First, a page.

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10 Myths About Lightning

        Science | Storms

6
The Rubber Tires on a Car Will Protect You
 © 2015 HowStuffWorks
© 2015 HowStuffWorks

As far as covered structures go, a car is a completely reasonable and relatively safe place to seek refuge during a storm. Most vehicles, save those you might find rotting on cinder blocks in your neighbor Randy's unkempt front lawn, also sit on a set of rubber tires. Make no mistake, though: The tires are not what make a car a good shelter. The same thing goes for that old wives' tale about the rubber on the soles of your sneakers protecting you from being electrocuted in a thunderstorm.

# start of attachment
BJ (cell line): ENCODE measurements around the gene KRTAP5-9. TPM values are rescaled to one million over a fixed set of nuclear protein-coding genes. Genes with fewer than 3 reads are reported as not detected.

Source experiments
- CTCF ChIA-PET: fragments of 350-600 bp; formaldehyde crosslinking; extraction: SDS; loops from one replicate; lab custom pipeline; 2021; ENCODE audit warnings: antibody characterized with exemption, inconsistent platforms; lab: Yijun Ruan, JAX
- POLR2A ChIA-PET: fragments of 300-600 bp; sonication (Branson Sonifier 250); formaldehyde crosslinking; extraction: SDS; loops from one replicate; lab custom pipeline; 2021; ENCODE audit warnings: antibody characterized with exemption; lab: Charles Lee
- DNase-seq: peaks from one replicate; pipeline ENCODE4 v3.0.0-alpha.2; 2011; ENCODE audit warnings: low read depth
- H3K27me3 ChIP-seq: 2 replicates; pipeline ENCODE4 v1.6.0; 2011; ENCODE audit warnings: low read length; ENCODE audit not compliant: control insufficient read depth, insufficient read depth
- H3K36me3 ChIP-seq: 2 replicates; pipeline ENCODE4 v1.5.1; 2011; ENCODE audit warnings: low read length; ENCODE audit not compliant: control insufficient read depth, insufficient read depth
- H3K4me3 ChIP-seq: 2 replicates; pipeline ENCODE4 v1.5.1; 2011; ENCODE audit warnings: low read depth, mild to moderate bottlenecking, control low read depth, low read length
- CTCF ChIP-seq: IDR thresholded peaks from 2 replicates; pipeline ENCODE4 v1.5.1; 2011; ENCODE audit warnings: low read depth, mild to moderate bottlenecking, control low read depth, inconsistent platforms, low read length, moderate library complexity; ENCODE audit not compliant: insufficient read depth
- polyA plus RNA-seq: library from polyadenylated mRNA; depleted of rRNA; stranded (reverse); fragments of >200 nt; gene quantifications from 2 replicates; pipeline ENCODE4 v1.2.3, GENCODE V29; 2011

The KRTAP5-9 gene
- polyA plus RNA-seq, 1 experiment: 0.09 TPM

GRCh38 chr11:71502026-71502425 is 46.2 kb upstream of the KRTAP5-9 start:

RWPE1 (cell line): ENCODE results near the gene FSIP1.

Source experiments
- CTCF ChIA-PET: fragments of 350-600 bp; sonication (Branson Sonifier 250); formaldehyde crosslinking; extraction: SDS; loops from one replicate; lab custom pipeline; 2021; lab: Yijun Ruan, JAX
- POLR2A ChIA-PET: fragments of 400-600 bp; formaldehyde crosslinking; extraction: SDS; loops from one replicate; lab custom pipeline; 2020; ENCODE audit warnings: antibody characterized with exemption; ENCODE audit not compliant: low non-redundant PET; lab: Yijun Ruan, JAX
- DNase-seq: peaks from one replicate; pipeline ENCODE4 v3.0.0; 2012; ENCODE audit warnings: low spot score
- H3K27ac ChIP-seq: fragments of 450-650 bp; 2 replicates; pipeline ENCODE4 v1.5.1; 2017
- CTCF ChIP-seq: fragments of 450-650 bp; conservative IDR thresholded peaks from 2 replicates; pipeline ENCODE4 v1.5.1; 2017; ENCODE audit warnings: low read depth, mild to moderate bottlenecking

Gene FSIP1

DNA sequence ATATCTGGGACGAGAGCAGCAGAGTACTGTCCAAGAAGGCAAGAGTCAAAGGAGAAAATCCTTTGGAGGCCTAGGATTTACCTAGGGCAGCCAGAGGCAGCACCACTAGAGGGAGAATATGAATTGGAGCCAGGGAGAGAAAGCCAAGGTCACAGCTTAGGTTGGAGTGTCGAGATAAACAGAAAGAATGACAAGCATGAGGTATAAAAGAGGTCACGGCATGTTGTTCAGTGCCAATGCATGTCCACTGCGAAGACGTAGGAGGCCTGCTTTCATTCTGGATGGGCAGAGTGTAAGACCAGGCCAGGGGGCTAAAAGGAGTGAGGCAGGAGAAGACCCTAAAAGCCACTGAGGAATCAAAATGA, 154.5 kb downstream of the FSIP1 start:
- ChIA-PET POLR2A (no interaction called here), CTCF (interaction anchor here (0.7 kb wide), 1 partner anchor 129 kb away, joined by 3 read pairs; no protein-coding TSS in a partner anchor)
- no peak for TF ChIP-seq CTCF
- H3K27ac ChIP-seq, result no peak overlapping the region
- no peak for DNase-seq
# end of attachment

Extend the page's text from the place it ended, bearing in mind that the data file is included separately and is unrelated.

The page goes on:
The truth is that the couple of inches of rubber on a car's tires – and even less on those Adidas – isn't going to stop you from being struck by lightning. What makes a car a decent place to hide is that it's covered on all sides. So be sure to close the doors, roll up the windows and latch up the sun roof in the event of a storm. It will keep your ride dry and could save you from being lit up like a human Christmas tree. This also means that motorbikes and convertibles are lousy places to be, even though they have rubber wheels [source: NOAA].